BOLDNESS: Observations from a Coffee Shop Job Interview

Earlier this week I was sitting in a Starbucks waiting to meet with a client when I overheard a conversation nearby between two middle-aged women. As I listened more closely (eavesdropped) it became apparent that this was a job interview! You can imagine my excitement. Due to the nature of my work, I usually hear a very one-sided recap of interviews after the fact. Getting to hear one live was a treat.

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Boldness: Observations from a Coffee Shop Interview

It seemed as if the interview was winding down and got to the point where the hiring manager asked the interviewee if she had any questions. Bracing myself for the boring “what would a typical day’s duties look like” or “what are the growth opportunities within the company”, I was pleasantly surprised with her question.

What are your strengths and weaknesses as a manager?

BOLD, right?

I could immediately tell that the hiring manager was taken aback briefly but impressed that the woman had asked such a poignant, relevant question. As she answered, the two went back and forth discussing work styles and experience – visualizing how they would work together. After following up with a few additional, and equally bold, questions, the interview concluded very well, my client arrived, and I went on with my Tuesday.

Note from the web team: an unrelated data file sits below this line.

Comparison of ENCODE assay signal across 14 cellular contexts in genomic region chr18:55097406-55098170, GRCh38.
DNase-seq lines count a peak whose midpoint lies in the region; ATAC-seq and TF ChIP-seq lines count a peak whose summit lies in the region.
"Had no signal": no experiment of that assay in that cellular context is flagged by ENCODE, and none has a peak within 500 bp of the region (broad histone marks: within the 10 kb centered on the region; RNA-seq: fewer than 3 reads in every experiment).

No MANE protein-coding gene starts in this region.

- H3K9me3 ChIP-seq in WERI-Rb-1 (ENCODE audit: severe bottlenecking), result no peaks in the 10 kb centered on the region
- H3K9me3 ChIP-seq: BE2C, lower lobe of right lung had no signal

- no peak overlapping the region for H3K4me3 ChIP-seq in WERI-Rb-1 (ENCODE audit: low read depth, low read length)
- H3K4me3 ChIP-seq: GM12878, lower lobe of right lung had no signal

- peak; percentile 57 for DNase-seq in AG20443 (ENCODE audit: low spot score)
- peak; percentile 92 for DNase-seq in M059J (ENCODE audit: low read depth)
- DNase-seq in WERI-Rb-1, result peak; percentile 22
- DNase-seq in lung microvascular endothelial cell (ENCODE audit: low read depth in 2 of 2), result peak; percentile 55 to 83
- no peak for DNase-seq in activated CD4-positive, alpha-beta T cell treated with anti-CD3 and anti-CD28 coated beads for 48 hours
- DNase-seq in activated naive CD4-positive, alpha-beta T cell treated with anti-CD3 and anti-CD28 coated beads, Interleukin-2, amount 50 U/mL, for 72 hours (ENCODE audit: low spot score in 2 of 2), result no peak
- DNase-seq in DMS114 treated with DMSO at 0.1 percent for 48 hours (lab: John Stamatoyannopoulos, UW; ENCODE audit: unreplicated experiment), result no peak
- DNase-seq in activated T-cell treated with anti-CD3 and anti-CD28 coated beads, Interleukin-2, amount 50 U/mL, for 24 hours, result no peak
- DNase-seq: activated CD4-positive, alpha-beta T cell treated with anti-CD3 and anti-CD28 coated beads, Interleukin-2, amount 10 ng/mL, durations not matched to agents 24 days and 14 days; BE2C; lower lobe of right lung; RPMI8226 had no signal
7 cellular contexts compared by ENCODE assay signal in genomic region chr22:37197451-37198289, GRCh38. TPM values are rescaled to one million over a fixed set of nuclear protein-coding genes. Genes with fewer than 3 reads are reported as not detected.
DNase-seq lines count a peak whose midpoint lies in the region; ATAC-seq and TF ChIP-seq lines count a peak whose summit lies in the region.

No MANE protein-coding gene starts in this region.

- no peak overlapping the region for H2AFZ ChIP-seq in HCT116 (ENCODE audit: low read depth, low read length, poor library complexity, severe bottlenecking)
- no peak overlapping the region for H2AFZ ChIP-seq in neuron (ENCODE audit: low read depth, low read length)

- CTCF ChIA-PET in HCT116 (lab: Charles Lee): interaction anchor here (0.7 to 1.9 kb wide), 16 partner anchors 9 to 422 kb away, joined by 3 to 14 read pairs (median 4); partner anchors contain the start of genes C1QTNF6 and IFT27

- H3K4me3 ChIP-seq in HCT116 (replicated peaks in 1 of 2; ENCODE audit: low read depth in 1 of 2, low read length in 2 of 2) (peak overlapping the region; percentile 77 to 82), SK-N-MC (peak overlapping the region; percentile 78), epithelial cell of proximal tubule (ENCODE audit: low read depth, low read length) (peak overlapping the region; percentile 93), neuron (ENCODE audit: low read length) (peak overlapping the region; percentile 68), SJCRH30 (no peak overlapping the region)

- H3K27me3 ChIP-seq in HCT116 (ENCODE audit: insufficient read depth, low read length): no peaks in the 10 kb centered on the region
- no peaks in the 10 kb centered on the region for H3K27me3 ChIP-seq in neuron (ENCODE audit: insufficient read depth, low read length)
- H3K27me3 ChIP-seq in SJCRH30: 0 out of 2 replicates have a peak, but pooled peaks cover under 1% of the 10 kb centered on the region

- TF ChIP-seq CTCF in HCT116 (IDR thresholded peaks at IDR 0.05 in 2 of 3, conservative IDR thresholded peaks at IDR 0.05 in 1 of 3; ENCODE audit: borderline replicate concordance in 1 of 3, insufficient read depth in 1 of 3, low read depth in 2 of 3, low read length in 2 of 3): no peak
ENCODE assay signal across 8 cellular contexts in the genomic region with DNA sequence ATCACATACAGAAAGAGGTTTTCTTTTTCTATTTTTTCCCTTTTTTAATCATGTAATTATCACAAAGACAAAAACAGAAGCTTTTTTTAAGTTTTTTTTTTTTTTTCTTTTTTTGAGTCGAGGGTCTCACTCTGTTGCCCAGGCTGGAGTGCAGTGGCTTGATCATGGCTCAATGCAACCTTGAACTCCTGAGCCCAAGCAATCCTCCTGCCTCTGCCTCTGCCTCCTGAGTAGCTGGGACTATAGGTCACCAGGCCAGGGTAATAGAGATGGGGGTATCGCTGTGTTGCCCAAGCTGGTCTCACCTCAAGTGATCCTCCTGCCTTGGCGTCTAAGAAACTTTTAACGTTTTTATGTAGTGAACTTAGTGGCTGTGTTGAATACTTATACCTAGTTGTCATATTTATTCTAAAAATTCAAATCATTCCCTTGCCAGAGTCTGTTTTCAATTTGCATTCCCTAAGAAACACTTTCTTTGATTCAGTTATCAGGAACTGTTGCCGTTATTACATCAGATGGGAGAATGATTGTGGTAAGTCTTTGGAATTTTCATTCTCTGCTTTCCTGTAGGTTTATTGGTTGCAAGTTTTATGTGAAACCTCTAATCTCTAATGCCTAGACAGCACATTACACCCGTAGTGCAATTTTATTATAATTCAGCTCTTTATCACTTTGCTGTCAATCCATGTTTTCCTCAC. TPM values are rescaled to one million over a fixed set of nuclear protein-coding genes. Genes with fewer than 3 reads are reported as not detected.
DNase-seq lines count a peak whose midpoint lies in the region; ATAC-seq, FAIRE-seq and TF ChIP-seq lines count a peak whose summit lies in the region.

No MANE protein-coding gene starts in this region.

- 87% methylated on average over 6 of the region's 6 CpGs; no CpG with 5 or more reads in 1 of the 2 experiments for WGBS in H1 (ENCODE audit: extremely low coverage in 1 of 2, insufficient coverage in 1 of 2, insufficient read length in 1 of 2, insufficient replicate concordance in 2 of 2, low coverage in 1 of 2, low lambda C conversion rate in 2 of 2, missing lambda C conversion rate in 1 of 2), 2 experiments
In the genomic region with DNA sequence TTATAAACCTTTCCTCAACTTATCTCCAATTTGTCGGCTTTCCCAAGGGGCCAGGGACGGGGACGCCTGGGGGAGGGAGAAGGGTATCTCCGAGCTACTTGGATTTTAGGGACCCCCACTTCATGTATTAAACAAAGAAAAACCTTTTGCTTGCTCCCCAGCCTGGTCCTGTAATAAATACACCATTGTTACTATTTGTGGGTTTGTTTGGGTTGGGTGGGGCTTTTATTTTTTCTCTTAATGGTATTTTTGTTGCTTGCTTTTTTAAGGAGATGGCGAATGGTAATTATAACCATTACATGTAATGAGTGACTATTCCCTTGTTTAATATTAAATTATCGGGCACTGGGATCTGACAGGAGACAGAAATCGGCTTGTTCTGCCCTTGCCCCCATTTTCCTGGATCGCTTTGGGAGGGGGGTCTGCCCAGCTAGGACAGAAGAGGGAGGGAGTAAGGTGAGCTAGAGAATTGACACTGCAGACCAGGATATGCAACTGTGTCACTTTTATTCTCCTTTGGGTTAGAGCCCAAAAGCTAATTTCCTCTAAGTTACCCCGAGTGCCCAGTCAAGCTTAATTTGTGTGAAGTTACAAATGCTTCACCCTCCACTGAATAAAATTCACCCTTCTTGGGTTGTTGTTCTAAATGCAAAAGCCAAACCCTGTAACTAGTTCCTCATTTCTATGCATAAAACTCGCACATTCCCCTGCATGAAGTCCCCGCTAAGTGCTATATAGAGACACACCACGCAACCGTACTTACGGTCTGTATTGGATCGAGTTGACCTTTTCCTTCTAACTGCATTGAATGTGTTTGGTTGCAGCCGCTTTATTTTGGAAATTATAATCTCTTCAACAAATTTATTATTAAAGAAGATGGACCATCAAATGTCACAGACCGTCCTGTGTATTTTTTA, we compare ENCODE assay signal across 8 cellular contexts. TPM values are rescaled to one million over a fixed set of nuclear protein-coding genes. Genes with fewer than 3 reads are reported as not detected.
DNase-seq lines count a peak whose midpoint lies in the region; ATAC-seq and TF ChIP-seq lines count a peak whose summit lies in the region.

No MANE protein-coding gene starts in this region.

But, I couldn’t stop thinking about it. There was something about the woman being interviewed that was so profoundly different than most of the clients I work with. She exuded a confidence and bold delivery that came with her years of experience, but can be learned by those in a younger generation (you!).

Don’t be afraid to be bold.

It shows that you’re confident, thoughtful, and genuinely interested in making sure that the job is a great fit.

Interviewers are people too.

Often, they’re just as anxious as you might be before the meeting. Treat your interview like a ‘get to know you’ meeting between two equals and you’ll make their time much more pleasant, leaving a great impression.

Prepare, prepare, prepare.

This woman had probably a decade or two of experience on most millennials but that doesn’t serve as an excuse. Do your homework and prepare relevant questions to gain insight on your potential working relationship.

Many young professionals are entirely too timid during their interviews. They try to please everyone and don’t stand for anything. Differentiate yourself by having a clear purpose and brand that you are prepared to articulate through the stories you share and, yes, the questions you ask. If your interviewer is not impressed, the job likely wasn’t a great fit for you in the long run.

Looking for more specific tips on how to nail your interview questions? Download my FREE Interview Guide here!

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